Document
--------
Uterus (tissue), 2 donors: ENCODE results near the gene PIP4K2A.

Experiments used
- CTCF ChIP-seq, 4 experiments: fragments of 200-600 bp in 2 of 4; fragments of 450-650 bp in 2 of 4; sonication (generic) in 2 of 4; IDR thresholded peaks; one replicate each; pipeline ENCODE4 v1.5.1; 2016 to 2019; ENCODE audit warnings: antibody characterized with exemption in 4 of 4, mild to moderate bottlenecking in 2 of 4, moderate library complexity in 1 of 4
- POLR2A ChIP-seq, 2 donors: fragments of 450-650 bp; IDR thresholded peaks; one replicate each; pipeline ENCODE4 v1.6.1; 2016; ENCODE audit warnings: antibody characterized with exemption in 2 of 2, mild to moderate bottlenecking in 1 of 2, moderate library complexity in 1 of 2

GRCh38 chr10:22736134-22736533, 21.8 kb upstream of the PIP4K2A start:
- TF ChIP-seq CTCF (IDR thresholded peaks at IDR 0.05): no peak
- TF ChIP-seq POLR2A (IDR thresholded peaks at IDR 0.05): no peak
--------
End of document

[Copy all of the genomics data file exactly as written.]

Uterus (tissue), 2 donors: ENCODE results near the gene PIP4K2A.

Experiments used
- CTCF ChIP-seq, 4 experiments: fragments of 200-600 bp in 2 of 4; fragments of 450-650 bp in 2 of 4; sonication (generic) in 2 of 4; IDR thresholded peaks; one replicate each; pipeline ENCODE4 v1.5.1; 2016 to 2019; ENCODE audit warnings: antibody characterized with exemption in 4 of 4, mild to moderate bottlenecking in 2 of 4, moderate library complexity in 1 of 4
- POLR2A ChIP-seq, 2 donors: fragments of 450-650 bp; IDR thresholded peaks; one replicate each; pipeline ENCODE4 v1.6.1; 2016; ENCODE audit warnings: antibody characterized with exemption in 2 of 2, mild to moderate bottlenecking in 1 of 2, moderate library complexity in 1 of 2

GRCh38 chr10:22736134-22736533, 21.8 kb upstream of the PIP4K2A start:
- TF ChIP-seq CTCF (IDR thresholded peaks at IDR 0.05): no peak
- TF ChIP-seq POLR2A (IDR thresholded peaks at IDR 0.05): no peak